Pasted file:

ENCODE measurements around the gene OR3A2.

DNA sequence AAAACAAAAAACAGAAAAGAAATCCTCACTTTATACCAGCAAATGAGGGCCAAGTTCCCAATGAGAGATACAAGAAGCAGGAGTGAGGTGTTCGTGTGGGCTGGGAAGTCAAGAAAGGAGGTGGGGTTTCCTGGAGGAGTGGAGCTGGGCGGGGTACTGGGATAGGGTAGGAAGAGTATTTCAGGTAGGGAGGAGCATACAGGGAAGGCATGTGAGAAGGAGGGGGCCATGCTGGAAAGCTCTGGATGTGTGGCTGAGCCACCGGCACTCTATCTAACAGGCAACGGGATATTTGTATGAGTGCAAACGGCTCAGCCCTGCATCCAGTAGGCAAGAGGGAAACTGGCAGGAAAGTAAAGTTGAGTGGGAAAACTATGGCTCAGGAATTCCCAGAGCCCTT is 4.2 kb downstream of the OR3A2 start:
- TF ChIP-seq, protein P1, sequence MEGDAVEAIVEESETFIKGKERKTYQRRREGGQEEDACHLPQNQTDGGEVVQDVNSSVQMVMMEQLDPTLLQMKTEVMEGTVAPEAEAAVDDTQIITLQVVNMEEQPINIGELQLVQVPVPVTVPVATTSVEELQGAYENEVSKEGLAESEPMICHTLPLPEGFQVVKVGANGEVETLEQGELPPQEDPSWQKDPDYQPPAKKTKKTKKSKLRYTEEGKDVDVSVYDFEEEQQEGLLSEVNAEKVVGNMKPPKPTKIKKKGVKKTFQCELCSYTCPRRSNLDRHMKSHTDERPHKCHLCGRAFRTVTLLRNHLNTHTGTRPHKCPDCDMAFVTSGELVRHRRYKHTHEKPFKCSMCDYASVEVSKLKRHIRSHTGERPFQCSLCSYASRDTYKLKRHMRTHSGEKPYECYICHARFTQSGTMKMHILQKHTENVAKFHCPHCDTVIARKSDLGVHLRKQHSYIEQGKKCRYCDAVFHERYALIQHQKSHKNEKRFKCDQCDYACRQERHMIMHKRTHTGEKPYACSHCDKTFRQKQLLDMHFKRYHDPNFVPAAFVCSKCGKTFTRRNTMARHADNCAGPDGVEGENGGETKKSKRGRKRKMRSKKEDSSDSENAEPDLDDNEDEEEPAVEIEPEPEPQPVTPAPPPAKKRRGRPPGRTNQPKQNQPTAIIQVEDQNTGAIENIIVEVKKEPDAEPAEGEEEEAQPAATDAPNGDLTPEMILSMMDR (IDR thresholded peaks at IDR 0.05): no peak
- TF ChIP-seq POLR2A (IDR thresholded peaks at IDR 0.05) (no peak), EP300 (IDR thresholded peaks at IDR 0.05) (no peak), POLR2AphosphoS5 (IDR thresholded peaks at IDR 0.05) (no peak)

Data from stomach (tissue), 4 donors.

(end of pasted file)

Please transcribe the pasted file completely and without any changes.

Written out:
ENCODE measurements around the gene OR3A2.

DNA sequence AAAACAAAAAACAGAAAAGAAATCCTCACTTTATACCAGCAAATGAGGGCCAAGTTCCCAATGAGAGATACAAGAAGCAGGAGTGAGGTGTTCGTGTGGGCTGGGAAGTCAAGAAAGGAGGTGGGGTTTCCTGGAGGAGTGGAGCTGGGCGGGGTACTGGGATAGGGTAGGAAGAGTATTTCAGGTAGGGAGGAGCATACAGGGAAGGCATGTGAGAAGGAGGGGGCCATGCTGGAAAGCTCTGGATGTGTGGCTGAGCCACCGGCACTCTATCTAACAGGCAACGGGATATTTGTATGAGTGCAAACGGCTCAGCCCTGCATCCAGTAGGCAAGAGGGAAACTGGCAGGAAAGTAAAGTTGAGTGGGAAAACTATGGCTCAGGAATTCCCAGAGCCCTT is 4.2 kb downstream of the OR3A2 start:
- TF ChIP-seq, protein P1, sequence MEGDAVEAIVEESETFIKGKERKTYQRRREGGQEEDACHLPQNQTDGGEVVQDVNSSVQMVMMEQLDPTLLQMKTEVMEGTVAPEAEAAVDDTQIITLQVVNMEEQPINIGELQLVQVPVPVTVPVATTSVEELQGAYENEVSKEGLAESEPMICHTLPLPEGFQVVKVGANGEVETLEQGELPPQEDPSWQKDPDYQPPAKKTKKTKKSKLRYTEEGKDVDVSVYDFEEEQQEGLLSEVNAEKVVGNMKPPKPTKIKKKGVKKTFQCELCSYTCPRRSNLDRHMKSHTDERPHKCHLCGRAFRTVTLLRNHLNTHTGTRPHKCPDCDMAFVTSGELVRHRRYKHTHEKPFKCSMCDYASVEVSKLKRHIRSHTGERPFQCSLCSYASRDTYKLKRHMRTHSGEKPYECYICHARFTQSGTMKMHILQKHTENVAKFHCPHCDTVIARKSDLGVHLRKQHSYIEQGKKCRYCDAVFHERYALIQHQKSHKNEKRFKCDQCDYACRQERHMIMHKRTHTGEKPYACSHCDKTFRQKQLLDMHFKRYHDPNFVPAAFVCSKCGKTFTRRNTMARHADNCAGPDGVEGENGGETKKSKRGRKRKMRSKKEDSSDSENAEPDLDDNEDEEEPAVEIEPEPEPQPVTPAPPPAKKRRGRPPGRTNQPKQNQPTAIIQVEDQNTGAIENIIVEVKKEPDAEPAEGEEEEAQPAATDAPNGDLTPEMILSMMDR (IDR thresholded peaks at IDR 0.05): no peak
- TF ChIP-seq POLR2A (IDR thresholded peaks at IDR 0.05) (no peak), EP300 (IDR thresholded peaks at IDR 0.05) (no peak), POLR2AphosphoS5 (IDR thresholded peaks at IDR 0.05) (no peak)

Data from stomach (tissue), 4 donors.